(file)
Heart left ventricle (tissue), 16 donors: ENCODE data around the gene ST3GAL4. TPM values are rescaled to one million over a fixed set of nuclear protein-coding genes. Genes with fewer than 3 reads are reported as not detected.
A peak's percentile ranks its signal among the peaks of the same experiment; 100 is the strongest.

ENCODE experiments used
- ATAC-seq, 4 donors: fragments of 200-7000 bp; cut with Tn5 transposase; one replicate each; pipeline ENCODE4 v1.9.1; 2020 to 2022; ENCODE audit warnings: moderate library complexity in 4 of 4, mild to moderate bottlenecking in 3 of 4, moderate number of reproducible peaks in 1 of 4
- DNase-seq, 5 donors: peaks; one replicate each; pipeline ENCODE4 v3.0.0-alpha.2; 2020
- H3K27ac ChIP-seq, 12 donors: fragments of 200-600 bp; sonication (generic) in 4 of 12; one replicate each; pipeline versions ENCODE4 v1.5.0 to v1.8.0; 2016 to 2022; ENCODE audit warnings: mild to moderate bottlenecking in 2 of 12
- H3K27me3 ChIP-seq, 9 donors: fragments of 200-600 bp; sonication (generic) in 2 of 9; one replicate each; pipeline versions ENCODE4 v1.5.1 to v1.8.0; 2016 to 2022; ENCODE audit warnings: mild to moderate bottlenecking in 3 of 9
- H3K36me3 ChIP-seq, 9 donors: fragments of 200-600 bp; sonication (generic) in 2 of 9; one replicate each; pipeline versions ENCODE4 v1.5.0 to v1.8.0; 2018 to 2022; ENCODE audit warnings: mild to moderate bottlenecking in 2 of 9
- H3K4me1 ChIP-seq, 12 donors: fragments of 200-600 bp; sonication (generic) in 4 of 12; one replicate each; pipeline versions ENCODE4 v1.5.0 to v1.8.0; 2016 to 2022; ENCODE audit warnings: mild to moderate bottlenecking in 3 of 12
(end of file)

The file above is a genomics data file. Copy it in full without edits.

Heart left ventricle (tissue), 16 donors: ENCODE data around the gene ST3GAL4. TPM values are rescaled to one million over a fixed set of nuclear protein-coding genes. Genes with fewer than 3 reads are reported as not detected.
A peak's percentile ranks its signal among the peaks of the same experiment; 100 is the strongest.

ENCODE experiments used
- ATAC-seq, 4 donors: fragments of 200-7000 bp; cut with Tn5 transposase; one replicate each; pipeline ENCODE4 v1.9.1; 2020 to 2022; ENCODE audit warnings: moderate library complexity in 4 of 4, mild to moderate bottlenecking in 3 of 4, moderate number of reproducible peaks in 1 of 4
- DNase-seq, 5 donors: peaks; one replicate each; pipeline ENCODE4 v3.0.0-alpha.2; 2020
- H3K27ac ChIP-seq, 12 donors: fragments of 200-600 bp; sonication (generic) in 4 of 12; one replicate each; pipeline versions ENCODE4 v1.5.0 to v1.8.0; 2016 to 2022; ENCODE audit warnings: mild to moderate bottlenecking in 2 of 12
- H3K27me3 ChIP-seq, 9 donors: fragments of 200-600 bp; sonication (generic) in 2 of 9; one replicate each; pipeline versions ENCODE4 v1.5.1 to v1.8.0; 2016 to 2022; ENCODE audit warnings: mild to moderate bottlenecking in 3 of 9
- H3K36me3 ChIP-seq, 9 donors: fragments of 200-600 bp; sonication (generic) in 2 of 9; one replicate each; pipeline versions ENCODE4 v1.5.0 to v1.8.0; 2018 to 2022; ENCODE audit warnings: mild to moderate bottlenecking in 2 of 9
- H3K4me1 ChIP-seq, 12 donors: fragments of 200-600 bp; sonication (generic) in 4 of 12; one replicate each; pipeline versions ENCODE4 v1.5.0 to v1.8.0; 2016 to 2022; ENCODE audit warnings: mild to moderate bottlenecking in 3 of 12